When Joseph Auther installed a spyware program on his 12-year-old son's school laptop, he was hoping to keep tabs on his son's Internet use and head off any potential trouble.  According to Kashmir Hill at Forbes magazine, that decision set in motion a chain of events that cost his son's school its principal; that principal his reputation, career and marriage; and the Auther family a long-time friend.

Auther, an FBI special agent stationed in the Northern Marianas Islands, installed the spyware program eBlaster on the laptop provided to his son by Whispering Palms School in Saipan in the U.S. territory of the Marianas.  eBlaster sends the installer updates via email every time the person using the computer sends or receives and email or chat message and records every keystroke and every website visited as well as every search the user performs.

Months later, Auther was transfered to the FBI's Denver office.  Before turning his son's laptop back over to the school, the agent took it to two different service centers to have the memory wiped and the spyware disabled.  Nonetheless, before Auther and his family left for Colorado, he began to get notifications again.

Spyware programs are, by design, difficult to detect and disable.  eBlaster had survived both wipe attempts and had awakened, sending Auther word that the user currently operating the laptop was using it to search for child pornography, including images of underage Asian girls engaged in sex with much older men.  Auther didn't know who was using the computer, but his son's principal at Whispering Palms was a family friend, 67-year-old Thomas Weindl.

Weindl and the Auther family were close.  Auther's wife had given a reading earlier in the year at Weindl's wedding to a Korean woman with an 11-year-old daughter.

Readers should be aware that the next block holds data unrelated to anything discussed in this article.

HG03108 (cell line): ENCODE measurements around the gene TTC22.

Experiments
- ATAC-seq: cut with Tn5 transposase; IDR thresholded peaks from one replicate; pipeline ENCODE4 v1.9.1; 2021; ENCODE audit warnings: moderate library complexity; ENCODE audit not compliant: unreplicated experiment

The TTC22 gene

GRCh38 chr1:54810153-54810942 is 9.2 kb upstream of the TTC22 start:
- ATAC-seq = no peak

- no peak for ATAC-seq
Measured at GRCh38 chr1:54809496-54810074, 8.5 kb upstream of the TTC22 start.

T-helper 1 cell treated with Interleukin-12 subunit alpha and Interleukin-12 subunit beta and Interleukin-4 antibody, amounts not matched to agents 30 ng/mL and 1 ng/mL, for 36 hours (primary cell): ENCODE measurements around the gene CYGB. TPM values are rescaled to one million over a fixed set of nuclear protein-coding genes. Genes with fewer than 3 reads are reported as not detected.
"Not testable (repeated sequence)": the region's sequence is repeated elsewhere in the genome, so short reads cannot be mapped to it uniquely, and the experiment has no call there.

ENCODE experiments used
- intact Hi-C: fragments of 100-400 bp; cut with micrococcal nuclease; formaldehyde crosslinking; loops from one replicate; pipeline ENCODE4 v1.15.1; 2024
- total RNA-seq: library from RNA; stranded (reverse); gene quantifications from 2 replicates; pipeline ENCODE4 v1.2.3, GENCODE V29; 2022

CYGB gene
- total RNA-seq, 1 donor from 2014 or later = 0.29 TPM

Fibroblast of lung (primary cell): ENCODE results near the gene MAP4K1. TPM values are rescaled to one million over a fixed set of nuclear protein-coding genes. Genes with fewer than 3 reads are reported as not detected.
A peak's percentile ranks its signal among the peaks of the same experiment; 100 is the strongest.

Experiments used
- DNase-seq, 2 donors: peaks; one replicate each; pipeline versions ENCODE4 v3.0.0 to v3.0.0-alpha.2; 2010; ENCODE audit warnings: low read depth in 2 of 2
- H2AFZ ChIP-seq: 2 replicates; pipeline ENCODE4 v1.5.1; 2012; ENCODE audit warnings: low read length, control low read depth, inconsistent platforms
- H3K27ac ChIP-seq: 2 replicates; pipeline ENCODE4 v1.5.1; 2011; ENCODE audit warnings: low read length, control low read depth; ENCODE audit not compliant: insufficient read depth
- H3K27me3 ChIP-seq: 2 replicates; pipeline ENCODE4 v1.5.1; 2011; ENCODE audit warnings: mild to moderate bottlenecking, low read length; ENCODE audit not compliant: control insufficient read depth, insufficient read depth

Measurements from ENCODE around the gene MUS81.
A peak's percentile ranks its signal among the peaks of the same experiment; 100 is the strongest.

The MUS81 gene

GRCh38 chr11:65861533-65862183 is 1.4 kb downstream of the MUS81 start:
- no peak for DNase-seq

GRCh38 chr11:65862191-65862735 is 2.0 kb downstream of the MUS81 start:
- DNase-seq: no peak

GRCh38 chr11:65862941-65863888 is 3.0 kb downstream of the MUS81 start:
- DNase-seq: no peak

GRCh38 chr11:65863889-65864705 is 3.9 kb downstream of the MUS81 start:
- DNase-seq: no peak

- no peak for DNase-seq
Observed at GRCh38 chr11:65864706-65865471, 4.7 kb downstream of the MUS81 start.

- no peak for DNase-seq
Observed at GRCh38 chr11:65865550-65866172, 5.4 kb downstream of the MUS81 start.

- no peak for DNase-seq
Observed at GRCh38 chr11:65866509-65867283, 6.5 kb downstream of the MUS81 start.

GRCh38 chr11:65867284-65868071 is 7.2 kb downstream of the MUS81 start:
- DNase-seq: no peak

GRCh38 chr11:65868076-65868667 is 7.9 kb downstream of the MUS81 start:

Eric Goldman, the privacy expert who told Forbes about this story, said, "An FBI dad getting email notifications of child porn activity [is] like a gift-wrapped present for a law enforcement official."

While he should have turned the investigation over to the FBI, Auther began to do a bit of sleuthing on his own.  He called Weindl, suggesting that he wanted to buy the laptop after all.  Weindl told Auther that he'd turned the machine over to Public School System (PSS), an organization that provides federally-funded laptops to students in the U.S. and helps them keep them, should they choose, when they graduate.

Auther contacted PSS, who said they'd never received the laptop, alerting Auther to the fact that Weindl was being less than forthcoming.  It was then that Auther shared his findings with another FBI agent and a formal investigation began.

Weindl was arrested and charged shortly thereafter with "receiving child porn and with accessing child porn with an intent to view it."  He lost his job at Whispering Palms and has since then been trying to fight the charges against him.

According to Forbes, Judge Ramona Manglona has thus far ruled in the investigation's favor.  “Auther’s installation of eBlaster on the laptop in June 2011 was unrelated to the performance of his duties as an FBI special agent," she wrote, summarily dispensing with Weindl's objection that Auther had spied on him without proper legal authorization.

“Auther was acting as a devoted father, not a law enforcement officer," she ruled.  “The intrusive conduct — the installation of eBlaster — was not by the government but by Auther the private citizen," and therefore Weindl's rights against unreasonable search and seizure were not violated.  Futhermore, Weindl was doing his child-porn surfing and procurement on a computer what was not his own, therefore he was not granted any reasonable expectation of privacy on the machine.

“Sometimes, people delude themselves into thinking that they have a right to things that don’t belong to them,” Manglona wrote. “A person cannot have a reasonable expectation of privacy in a computer he stole or obtained by fraud.”

[image via Shutterstock]